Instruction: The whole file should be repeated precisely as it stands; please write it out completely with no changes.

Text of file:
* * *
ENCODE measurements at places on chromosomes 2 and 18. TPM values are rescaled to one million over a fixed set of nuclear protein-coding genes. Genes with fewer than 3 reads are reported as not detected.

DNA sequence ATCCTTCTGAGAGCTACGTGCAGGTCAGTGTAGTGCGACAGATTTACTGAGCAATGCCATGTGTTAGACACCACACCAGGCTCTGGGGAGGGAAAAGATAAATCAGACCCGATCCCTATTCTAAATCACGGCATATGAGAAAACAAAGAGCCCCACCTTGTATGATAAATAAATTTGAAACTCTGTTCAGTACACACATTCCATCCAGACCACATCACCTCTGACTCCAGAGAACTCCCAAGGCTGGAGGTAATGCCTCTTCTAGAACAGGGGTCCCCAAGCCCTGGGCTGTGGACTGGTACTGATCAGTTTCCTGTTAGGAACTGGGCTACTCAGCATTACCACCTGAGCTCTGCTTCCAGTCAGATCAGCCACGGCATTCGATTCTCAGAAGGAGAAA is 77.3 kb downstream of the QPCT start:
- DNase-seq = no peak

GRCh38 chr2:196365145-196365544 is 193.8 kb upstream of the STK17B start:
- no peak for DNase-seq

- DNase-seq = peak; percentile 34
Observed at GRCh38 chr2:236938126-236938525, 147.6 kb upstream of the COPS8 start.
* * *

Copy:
ENCODE measurements at places on chromosomes 2 and 18. TPM values are rescaled to one million over a fixed set of nuclear protein-coding genes. Genes with fewer than 3 reads are reported as not detected.

DNA sequence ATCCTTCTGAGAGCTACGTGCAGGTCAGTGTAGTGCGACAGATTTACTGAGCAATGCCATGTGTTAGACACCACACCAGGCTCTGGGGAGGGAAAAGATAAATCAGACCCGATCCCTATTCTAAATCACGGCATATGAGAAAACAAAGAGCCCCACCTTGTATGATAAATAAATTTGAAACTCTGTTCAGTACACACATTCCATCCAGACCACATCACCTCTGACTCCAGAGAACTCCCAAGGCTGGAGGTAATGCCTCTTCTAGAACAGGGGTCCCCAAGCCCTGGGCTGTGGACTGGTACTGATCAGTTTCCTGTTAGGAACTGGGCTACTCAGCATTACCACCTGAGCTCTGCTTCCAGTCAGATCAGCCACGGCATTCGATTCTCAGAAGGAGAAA is 77.3 kb downstream of the QPCT start:
- DNase-seq = no peak

GRCh38 chr2:196365145-196365544 is 193.8 kb upstream of the STK17B start:
- no peak for DNase-seq

- DNase-seq = peak; percentile 34
Observed at GRCh38 chr2:236938126-236938525, 147.6 kb upstream of the COPS8 start.